How Nigerian states are tearing down silos to eliminate transmission of river blindness and elephantiasis
The country has reached tens of millions of people across thousands of remote and rural communities with an integrated, community-based approach to curb neglected tropical diseases
In many parts of Nigeria, onchocerciasis, also known as river blindness, has been as common as it has been devastating – having stolen the eyesight of an estimated 120,000 Nigerians and causing debilitating complications in many others. The disease has been so common, that researchers interviewing rural Nigerians in 1991 reported its symptoms, including the impairment of vision, are "believed by Nigerian rural dwellers to be part of the natural vicissitudes of aging.” No other country, in fact, has had more people infected or people at risk of contracting the neglected tropical disease (NTD).
One of the leading infectious causes of blindness in the world, onchocerciasis is caused by a worm transmitted by repeated bites of infected female blackflies. It is notoriously difficult to cure – treatment requires reaching affected communities, often in remote locations, with annual or biannual doses of an anti-parasitical medicine for periods spanning a decade.
It has been such a stubborn scourge that when Nigerian health leaders launched their most recent anti-river blindness effort in 1991, their goal was not elimination – instead their goal was simply to reduce the number of people falling ill. “We thought we would be treating onchocerciasis indefinitely,” said Dr. Abel Eigege, the program director for The Carter Center in Nigeria for the past 25 years. “It was a daunting challenge that had plagued our forefathers for generations.”
But 30 years later, health leaders in Nigeria's Plateau (population 3 million) and Nasarawa states (population 2.5 million) have achieved what few initially thought possible – they have delivered 27 million doses of medication over more than 20 years, to eliminate transmission of river blindness.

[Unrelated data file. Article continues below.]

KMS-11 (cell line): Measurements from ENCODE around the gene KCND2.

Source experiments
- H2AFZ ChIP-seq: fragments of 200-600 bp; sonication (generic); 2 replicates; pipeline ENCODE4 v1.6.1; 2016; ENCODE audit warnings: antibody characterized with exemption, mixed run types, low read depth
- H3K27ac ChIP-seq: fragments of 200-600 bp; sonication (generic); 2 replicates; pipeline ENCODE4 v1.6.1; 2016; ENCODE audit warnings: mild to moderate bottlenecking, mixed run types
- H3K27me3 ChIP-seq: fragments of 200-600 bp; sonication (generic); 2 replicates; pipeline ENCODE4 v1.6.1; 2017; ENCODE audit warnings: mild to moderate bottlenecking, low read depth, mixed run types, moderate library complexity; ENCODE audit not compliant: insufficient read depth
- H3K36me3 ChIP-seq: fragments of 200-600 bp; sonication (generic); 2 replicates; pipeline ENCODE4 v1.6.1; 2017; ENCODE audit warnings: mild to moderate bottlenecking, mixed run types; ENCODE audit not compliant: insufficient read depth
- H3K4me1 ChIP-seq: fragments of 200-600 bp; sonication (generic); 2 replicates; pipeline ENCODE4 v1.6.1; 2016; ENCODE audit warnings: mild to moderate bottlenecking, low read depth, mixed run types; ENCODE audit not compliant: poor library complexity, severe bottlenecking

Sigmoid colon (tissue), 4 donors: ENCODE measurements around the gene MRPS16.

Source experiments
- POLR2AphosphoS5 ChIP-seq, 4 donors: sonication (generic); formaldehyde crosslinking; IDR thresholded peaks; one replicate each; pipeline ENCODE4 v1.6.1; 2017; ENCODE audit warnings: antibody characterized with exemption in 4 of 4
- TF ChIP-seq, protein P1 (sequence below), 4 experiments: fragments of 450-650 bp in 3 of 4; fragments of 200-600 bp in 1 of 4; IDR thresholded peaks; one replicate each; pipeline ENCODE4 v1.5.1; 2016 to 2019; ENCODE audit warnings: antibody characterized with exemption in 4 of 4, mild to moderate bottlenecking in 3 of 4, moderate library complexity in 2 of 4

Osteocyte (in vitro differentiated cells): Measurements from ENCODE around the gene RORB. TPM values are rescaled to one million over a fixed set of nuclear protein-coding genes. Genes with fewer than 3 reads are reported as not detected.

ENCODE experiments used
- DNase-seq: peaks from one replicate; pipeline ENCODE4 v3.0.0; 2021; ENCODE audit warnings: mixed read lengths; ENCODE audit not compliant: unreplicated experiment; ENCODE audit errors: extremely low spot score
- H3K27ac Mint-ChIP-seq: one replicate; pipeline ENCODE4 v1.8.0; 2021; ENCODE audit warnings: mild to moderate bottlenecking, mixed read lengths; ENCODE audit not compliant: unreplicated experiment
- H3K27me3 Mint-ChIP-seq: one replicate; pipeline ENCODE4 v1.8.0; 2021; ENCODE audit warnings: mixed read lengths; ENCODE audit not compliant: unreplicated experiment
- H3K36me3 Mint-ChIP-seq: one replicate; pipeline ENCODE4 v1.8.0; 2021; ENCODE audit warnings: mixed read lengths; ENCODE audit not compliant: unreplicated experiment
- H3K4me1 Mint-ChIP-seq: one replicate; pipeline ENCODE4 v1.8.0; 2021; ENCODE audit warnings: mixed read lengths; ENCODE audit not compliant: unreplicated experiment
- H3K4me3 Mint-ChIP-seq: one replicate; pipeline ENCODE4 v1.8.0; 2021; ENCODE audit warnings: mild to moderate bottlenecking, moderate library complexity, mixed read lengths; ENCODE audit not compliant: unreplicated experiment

Another four Nigerian states: Abia (population 4.2 million), Anambra (population 6.2 million), Enugu (population 4.8 million), Imo (population 5.8 million) appear close to the same historic milestone. After molecular testing of more than 52,000 black flies and blood samples from more than 12,000 people, the Ministry of Health has just announced that it will no longer be distributing drugs to stop transmission in those four states and instead will monitor to confirm elimination of transmission.
And another three states, Sokoto (population 6.3 million), Yobe (population 3.6 million), and Gombe (population 4 million), are also suspected of having stopped transmission and are launching the widespread surveying and testing of flies and humans necessary to determine if they can confidently stop distribution of anti-parasitic medicine. Efforts to control the disease continue across more than 20 other Nigerian states. These efforts are led by health officials like Jacob Danboyi, whose own father lost his vision because of river blindness. Danboyi went on to serve as coordinator of Nasarawa state's neglected tropical disease elimination program.
“I cannot express how gratifying it is to see millions of Nigerians free from the threat of river blindness,” Professor B.E.B. Nwoke, chair of Nigeria’s Onchocerciasis Elimination Committee said in a statement. “When we started, many questioned our ambition. Today, I’m proud that Nigeria, once again, serves as a beacon of inspiration.”
What’s more, river blindness efforts served as the backbone for historic progress against other NTDs. The same 17,102 community volunteers across the Plateau and Nasarawa states who educated their neighbors about river blindness and delivered the 27 million doses of ivermectin, also educated their neighbors about lymphatic filariasis (also known as elephantiasis) and delivered 36 million ivermectin-albendazole treatments for the disease – eliminating it from Plateau and Nasarawa states in 2012. This same network of community volunteers also reduced schistosomiasis, commonly known as snail fever, by 62 percent in the two states, and delivered hundreds of thousands of insecticide-treated bed nets to help eliminate lymphatic filariasis and reduce malaria.
This remarkable success demonstrates the potential power of community-based interventions, the benefits that may accrue by breaking down silos in vertical health initiatives, and how leveraging existing health structures can help accelerate progress.
“This success confirms that health interventions that logically fit together should go together,” said Dr. Frank Richards, who served as director of the Carter Center's River Blindness Elimination Program, Lymphatic Filariasis Elimination Program, and Schistosomiasis Control Program from 2005-2020. “It shows the benefits of moving away from silos. We can’t have a different vertical team delivering each medicine. There are a lot of logistical, economical, and epidemiological reasons for an integrated approach.”
The effort against river blindness in Plateau and Nasarawa states began in 1987 with a historic announcement: the pharmaceutical company Merck had agreed to donate ivermectin – “as much as needed, for as long as needed” – to help eliminate river blindness.